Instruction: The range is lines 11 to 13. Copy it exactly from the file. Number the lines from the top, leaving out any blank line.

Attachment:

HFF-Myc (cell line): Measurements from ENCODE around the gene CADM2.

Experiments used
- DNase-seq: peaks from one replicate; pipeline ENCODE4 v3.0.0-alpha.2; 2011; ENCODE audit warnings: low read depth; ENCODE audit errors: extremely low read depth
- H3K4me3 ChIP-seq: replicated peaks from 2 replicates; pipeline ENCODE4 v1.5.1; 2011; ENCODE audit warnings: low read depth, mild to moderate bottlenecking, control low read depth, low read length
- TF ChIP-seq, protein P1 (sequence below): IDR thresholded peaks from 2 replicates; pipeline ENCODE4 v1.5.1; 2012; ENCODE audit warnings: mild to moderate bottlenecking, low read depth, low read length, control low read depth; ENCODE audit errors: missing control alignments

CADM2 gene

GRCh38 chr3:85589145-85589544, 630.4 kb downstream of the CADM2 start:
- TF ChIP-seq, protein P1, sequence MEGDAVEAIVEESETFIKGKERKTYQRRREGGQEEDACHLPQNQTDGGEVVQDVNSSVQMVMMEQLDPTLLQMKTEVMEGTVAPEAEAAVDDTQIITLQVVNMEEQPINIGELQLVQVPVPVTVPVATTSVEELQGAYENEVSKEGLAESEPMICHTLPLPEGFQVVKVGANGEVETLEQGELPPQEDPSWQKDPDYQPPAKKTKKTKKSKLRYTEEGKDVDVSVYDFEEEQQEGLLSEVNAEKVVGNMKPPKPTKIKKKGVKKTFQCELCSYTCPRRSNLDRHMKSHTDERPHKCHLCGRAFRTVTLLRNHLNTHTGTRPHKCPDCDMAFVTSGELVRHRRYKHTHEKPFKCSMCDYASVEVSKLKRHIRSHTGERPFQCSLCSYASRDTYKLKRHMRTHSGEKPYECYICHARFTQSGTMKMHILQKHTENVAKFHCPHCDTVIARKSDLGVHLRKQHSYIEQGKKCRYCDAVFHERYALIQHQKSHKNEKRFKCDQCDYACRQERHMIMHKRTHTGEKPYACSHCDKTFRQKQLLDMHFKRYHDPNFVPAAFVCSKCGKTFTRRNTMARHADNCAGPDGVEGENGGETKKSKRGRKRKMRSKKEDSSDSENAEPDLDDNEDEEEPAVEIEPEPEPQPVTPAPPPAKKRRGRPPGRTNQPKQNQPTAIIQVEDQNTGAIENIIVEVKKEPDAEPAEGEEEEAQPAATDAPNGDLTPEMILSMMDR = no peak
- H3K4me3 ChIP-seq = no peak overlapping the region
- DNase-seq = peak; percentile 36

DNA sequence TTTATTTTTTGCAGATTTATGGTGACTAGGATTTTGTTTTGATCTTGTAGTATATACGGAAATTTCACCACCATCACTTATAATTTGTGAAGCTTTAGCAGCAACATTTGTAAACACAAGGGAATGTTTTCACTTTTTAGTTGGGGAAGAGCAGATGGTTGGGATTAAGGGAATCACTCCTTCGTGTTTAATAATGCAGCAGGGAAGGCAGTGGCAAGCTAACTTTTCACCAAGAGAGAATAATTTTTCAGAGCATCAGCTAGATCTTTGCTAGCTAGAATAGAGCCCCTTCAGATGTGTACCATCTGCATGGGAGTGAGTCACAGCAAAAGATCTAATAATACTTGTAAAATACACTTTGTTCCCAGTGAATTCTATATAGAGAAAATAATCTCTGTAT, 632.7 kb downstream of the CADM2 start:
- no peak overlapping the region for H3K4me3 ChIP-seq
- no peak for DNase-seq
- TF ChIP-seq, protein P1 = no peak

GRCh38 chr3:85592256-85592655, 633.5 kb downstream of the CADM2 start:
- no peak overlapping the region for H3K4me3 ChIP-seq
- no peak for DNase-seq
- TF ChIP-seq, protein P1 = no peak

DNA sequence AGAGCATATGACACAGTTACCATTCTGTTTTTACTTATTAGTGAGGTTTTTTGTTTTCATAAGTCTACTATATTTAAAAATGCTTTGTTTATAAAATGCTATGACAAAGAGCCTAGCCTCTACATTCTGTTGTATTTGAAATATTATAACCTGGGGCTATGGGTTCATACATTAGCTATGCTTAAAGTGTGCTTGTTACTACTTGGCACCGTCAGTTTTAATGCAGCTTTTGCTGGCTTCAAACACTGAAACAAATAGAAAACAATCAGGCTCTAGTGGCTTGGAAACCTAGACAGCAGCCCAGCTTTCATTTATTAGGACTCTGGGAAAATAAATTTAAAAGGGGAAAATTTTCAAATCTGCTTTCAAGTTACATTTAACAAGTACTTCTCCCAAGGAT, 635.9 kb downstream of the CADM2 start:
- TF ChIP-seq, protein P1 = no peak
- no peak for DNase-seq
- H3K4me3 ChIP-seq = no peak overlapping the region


DNA sequence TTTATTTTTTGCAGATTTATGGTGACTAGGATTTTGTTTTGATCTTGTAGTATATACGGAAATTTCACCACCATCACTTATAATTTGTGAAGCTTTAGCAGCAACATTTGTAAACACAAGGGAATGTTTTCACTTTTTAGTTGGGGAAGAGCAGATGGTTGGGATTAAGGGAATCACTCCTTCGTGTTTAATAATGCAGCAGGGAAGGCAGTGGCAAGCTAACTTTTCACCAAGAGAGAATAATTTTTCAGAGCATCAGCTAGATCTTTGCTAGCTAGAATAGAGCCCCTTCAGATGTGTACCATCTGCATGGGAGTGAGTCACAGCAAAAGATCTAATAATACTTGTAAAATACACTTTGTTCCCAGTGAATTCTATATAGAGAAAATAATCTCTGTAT, 632.7 kb downstream of the CADM2 start:
- no peak overlapping the region for H3K4me3 ChIP-seq
- no peak for DNase-seq